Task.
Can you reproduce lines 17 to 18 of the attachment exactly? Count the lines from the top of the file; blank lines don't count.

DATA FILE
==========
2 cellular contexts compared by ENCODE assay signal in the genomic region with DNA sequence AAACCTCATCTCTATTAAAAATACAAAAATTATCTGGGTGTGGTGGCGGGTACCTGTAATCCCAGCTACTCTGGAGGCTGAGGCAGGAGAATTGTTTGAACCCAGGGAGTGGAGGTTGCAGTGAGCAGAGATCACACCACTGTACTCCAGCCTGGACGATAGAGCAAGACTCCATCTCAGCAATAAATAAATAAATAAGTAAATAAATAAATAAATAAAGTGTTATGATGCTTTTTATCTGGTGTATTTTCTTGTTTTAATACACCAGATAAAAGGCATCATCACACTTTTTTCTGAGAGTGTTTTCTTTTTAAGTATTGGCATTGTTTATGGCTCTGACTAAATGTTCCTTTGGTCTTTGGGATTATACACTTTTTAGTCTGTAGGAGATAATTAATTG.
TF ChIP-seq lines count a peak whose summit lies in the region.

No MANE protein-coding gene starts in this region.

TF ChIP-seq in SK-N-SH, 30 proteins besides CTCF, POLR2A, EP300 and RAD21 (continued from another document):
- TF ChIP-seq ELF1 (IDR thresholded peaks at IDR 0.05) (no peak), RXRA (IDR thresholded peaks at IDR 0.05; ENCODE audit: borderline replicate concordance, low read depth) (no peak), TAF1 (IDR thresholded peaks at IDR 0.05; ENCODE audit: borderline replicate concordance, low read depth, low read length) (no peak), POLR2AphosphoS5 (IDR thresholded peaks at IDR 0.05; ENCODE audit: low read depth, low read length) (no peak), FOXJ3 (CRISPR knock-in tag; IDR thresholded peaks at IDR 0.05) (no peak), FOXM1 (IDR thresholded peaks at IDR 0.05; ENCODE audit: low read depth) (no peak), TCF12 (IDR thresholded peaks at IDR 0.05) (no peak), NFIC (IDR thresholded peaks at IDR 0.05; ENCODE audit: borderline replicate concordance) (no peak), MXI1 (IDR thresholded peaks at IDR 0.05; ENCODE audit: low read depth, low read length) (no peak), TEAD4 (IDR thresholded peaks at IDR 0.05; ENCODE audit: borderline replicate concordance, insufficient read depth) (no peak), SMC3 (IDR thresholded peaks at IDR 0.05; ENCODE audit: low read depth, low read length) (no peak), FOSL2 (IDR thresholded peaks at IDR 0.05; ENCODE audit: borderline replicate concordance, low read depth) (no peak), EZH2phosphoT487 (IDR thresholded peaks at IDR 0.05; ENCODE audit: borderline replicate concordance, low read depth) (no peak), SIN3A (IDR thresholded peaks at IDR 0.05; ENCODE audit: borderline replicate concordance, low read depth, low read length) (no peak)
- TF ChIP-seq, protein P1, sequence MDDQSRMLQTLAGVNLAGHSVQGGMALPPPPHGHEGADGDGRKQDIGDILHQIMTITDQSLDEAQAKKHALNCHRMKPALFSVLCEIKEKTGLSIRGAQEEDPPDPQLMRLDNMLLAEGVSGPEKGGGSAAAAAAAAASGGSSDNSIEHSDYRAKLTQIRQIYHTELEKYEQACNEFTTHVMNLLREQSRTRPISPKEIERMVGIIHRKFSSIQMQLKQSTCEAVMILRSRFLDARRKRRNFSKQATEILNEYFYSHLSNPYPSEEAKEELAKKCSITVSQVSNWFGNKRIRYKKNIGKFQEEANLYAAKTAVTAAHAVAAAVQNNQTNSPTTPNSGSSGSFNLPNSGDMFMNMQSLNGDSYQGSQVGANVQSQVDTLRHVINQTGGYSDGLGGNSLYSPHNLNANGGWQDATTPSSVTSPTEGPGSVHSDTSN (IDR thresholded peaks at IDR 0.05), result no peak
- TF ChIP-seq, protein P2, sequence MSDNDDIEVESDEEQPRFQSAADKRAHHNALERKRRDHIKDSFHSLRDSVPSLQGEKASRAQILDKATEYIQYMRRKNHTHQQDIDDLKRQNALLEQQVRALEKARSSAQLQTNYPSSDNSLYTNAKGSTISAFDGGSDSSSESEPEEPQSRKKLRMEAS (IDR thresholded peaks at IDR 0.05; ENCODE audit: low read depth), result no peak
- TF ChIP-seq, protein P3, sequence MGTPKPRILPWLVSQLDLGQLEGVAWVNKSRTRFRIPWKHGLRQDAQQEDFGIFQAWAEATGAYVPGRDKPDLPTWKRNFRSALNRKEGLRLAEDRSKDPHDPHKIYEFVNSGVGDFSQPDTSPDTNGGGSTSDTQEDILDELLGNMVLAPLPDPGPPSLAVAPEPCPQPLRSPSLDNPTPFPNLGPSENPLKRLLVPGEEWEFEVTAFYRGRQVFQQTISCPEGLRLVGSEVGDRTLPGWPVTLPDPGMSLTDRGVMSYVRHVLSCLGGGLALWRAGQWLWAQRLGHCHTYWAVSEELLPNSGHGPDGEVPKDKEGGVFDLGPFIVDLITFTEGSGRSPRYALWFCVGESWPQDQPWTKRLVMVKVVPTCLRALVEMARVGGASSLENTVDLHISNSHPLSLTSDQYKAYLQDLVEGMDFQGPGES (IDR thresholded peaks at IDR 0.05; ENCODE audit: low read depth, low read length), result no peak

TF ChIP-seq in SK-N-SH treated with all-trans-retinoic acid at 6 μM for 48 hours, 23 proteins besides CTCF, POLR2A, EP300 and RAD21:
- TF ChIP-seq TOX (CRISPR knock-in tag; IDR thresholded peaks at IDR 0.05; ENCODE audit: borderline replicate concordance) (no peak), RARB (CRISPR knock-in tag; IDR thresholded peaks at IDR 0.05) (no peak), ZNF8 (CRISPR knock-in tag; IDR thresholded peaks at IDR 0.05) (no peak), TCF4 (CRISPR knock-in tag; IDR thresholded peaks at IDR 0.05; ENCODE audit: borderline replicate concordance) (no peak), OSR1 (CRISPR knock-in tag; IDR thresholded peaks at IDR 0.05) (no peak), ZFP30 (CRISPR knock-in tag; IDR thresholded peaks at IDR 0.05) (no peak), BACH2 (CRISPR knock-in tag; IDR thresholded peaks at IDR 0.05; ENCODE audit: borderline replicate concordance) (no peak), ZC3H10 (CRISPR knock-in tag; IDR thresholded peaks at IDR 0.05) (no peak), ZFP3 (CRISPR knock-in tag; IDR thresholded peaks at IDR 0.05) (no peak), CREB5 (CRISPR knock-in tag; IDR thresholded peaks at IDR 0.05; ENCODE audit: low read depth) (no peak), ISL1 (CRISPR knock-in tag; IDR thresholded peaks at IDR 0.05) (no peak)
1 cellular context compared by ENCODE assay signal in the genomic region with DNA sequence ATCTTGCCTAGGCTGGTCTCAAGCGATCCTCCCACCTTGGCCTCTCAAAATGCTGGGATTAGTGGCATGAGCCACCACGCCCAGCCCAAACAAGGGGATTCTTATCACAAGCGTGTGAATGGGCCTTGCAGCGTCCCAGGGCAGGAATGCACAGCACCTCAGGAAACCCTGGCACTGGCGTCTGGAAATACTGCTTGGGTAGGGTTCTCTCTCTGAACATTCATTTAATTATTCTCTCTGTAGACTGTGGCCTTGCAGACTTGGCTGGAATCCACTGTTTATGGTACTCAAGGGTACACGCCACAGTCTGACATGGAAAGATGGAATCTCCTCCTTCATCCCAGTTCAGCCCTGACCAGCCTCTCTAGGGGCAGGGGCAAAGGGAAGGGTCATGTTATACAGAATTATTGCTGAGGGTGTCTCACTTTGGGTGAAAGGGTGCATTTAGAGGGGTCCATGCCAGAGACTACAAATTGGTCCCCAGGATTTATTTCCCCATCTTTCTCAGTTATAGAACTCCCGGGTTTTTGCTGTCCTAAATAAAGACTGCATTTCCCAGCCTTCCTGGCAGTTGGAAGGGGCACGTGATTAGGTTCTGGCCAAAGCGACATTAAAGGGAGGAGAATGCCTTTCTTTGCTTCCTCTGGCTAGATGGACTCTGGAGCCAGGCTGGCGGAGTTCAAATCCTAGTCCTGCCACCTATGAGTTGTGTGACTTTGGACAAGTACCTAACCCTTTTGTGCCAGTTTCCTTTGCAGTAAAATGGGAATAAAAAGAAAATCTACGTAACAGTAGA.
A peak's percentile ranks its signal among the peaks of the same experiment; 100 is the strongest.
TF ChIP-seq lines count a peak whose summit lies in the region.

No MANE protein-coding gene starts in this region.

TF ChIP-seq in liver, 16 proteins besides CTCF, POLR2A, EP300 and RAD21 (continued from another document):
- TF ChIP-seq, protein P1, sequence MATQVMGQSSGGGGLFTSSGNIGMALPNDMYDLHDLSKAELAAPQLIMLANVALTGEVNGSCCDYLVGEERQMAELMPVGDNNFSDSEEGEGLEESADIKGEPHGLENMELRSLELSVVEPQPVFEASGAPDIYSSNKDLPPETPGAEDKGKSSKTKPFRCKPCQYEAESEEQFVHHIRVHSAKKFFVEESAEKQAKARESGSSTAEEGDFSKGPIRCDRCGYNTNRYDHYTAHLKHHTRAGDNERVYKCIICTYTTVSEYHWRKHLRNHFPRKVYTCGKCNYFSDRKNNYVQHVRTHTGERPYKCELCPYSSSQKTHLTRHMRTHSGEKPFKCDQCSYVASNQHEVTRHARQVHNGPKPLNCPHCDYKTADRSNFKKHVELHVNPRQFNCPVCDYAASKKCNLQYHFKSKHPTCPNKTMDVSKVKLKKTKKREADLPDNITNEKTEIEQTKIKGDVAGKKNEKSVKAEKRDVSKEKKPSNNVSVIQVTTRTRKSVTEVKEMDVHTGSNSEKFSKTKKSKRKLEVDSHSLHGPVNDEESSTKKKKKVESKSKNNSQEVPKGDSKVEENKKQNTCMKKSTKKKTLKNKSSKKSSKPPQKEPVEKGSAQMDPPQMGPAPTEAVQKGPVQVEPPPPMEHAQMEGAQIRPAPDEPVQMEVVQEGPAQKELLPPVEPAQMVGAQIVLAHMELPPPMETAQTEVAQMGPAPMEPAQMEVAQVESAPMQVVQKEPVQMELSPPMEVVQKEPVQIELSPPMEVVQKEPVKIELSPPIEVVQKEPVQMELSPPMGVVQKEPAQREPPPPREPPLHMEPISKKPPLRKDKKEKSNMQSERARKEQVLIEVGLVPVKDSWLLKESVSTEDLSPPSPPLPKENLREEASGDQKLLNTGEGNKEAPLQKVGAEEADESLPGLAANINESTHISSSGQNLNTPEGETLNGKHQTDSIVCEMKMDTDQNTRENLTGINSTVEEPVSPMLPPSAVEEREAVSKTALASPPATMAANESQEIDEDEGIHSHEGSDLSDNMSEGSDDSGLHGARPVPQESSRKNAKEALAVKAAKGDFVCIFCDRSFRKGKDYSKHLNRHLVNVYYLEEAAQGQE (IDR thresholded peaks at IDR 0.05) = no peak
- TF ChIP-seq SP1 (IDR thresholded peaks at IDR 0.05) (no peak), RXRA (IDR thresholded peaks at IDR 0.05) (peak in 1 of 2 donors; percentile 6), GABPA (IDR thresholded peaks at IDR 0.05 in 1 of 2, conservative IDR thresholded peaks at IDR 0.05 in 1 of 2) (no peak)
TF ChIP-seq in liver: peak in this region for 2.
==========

- TF ChIP-seq SP1 (IDR thresholded peaks at IDR 0.05) (no peak), RXRA (IDR thresholded peaks at IDR 0.05) (peak in 1 of 2 donors; percentile 6), GABPA (IDR thresholded peaks at IDR 0.05 in 1 of 2, conservative IDR thresholded peaks at IDR 0.05 in 1 of 2) (no peak)
TF ChIP-seq in liver: peak in this region for 2.